Hmmm. It seems that in addition to making wills, we should all be writing lists of the music that we have enjoyed in our lives so that people know what to play. Should I go with “Swan Lake” and “The New World Symphony” or “For the Beauty of the Earth” and “Mary’s Boychild”? Or how about the Platters and Elvis and Nina Simone and Edif Piaf or musicals like Nine and Chess. Anything in a minor key.

I haven’t even scratched the surface.

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Even when I take my walk in the house on a bad day in winter, I find that walking helps me think. My pace indoors or out is not very energetic, but I like that all sorts of ideas and memories pop into my head as I walk.

At the NY Times blog called “Well,” Gretchen Reynolds describes new research that ties walking to creativity.

“A brief stroll, even around your office, can significantly increase creativity, according to a handy new study. Most of us have heard by now that exercise, including walking, generally improves thinking skills, both immediately and in the longer term. …

“Similarly, exercise has long been linked anecdotally to creativity. For millenniums, writers and artists have said that they develop their best ideas during a walk …

“Researchers at Stanford University recently decided to test that possibility, inspired, in part, by their own strolls. ‘My adviser and I would go for walks’ to discuss thesis topics, said Marily Oppezzo, at the time a graduate student at Stanford. ‘And one day I thought: “Well, what about this? What about walking and whether it really has an effect on creativity?” ‘

“With the enthusiastic support of her adviser, Daniel Schwartz, a professor in the Stanford Graduate School of Education, Dr. Oppezzo [gathered] her volunteers in a deliberately dull, unadorned room equipped with only a desk and (somewhat unusually) a treadmill, Dr. Oppezzo asked the students to sit and complete tests of creativity … Then the participants walked on the treadmill, at an easy, self-selected pace that felt comfortable. The treadmill faced a blank wall. While walking, each student repeated the creativity tests, which required about eight minutes.

“For almost every student, creativity increased substantially when they walked.”

The study was published this month in the Journal of Experimental Psychology: Learning, Memory, and Cognition.

 More here, where Reynolds notes that there was no difference when the volunteers walked outdoors instead of on a treadmill.

Embed from Getty Images

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OLYMPUS DIGITAL CAMERAYou never know what you’ll find at Andrew Sullivan’s blog.

Today he notes research on the memory of toddlers. A new study has demonstrated that three-year-olds have memories of  seeing someone once, back when they were one.

Danish researcher Osman “Kingo and his team first renewed contact with parents and their children who’d taken part in an earlier study when the children were age one. That earlier research involved the infant children interacting with one of two researchers for 45 minutes – either a Scandinavian-Caucasian man or a Scandinavian-African man.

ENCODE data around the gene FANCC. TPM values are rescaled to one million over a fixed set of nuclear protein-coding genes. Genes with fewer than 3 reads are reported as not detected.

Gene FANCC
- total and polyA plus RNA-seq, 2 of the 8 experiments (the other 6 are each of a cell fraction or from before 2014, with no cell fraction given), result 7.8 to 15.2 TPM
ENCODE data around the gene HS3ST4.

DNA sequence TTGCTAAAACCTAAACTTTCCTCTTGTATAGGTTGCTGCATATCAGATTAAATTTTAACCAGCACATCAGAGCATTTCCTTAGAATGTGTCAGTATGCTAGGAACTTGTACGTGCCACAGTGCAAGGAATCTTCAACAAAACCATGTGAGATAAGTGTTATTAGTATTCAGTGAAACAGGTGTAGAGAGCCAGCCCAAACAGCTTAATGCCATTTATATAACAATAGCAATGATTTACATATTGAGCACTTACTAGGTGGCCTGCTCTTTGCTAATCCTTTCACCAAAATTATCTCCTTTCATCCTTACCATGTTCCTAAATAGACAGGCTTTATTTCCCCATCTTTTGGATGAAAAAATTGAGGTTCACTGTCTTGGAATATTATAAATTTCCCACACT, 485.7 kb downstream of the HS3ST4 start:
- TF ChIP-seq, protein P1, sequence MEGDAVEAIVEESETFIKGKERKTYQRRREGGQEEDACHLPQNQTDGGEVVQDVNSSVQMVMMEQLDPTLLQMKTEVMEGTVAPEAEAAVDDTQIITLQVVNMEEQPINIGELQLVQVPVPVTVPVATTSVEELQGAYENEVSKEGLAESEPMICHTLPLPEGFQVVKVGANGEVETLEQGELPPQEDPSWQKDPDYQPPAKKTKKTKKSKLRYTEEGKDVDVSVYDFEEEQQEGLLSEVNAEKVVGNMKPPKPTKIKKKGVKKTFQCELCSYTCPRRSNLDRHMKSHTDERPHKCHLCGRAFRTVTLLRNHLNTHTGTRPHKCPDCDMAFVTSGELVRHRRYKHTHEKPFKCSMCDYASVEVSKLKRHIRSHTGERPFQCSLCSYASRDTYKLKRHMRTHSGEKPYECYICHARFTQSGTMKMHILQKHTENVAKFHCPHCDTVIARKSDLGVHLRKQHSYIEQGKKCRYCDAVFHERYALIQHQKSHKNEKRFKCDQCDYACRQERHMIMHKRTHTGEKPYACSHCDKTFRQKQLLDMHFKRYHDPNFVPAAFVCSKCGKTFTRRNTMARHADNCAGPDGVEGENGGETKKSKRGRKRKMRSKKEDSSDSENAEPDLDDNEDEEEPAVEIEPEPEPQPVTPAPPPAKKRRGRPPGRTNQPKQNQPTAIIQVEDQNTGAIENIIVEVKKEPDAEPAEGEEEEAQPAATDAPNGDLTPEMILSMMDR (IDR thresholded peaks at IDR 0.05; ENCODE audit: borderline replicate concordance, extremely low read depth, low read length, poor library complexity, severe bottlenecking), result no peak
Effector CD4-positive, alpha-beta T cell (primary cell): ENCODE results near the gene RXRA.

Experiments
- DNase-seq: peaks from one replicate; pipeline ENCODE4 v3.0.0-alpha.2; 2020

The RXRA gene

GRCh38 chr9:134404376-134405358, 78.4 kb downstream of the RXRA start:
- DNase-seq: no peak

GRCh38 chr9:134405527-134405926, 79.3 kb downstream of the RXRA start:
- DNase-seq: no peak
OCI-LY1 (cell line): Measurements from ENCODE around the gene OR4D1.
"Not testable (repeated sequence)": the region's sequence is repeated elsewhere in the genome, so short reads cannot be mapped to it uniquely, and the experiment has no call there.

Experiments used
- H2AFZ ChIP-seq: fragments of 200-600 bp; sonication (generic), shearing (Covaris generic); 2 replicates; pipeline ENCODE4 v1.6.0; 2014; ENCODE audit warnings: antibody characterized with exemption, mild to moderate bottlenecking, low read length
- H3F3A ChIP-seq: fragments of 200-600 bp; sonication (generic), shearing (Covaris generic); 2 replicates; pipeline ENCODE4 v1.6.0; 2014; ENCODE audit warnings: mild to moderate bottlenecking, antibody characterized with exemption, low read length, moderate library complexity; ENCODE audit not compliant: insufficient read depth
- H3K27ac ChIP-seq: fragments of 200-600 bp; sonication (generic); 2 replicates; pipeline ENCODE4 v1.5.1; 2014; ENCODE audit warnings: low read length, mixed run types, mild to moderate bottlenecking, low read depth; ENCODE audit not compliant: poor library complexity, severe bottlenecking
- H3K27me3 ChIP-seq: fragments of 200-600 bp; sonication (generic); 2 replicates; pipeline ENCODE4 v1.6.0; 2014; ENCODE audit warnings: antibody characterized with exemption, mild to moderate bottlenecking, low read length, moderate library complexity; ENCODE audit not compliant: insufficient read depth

“Now two years on, 50 of these parents and children – the latter now aged three – were invited back to the exact same lab (hopefully cueing their earlier memories). Here the children were shown two simultaneous 45-second videos side by side. One video was a recording of the researcher – either the Scandinavian-Caucasian or Scandinavian-African man – interacting with them two years earlier; the other video showed the other researcher (the one they hadn’t met) interacting with a different child in the exact same way. …

“The children spent significantly more time looking at the video that featured the researcher they’d never met. … This result provides strong evidence that the children had some recognition of the researcher they’d met, and were drawn more strongly to look at the unfamiliar researcher.”

More at Andrew Sullivan, here, and at Research Digest at the British Psychological Society, here.

I am especially delighted that there’s a bit of proof for what I have long insisted was true. (No one ever believes that I remember taking my first steps.)

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I grew up with stories about elephant memories and how elephants held grudges. “If you give an elephant a stone instead of a peanut when you are little, he’ll get even next time he sees you, even years later.”

Now Megan Garber at The Atlantic says dolphins’ memories top all other animals’.

“Dolphins, it turns out, have the longest social memories of any species besides humans. And we’re learning more and more about how lengthy those memories can actually be.

“The researcher Jason Bruck, a biologist at the University of Chicago, wanted to test whether bottlenose dolphins in particular can, indeed, remember each other after a long stretch of separation. So he took advantage of something else about dolphins: the fact that they seem to have something like names. Sometime between their first 4 months and their first year of life, dolphins will develop a distinct whistle — one that will remain the same for the rest of its life. According to research published last month in the Proceedings of the National Academy of Sciences, dolphins use these whistles in pretty much the same way we humans use names: as ways both to identify themselves and to call each other. …

“While it’s unclear what his findings might mean about dolphins’ memories overall — he was testing name recognition, not circumstantial or emotional memories — there’s some reason to think that dolphins’ memories stretch beyond rote recognition itself.

“In tests that broadcast the signature whistles of ‘extremely dominant males,’ for example, Bruck found that females responded with ‘exceptional interest.’

” ‘There was also a lot of posturing from the males,’ Bruck noted. And ‘some young ones would just go ballistic.’

“In other words, dolphins may well have the capacity for relatively complex memories — memories that associate individuals with actions.”

Read all about it here.

Photo: eZeePics Studio/Shutterstock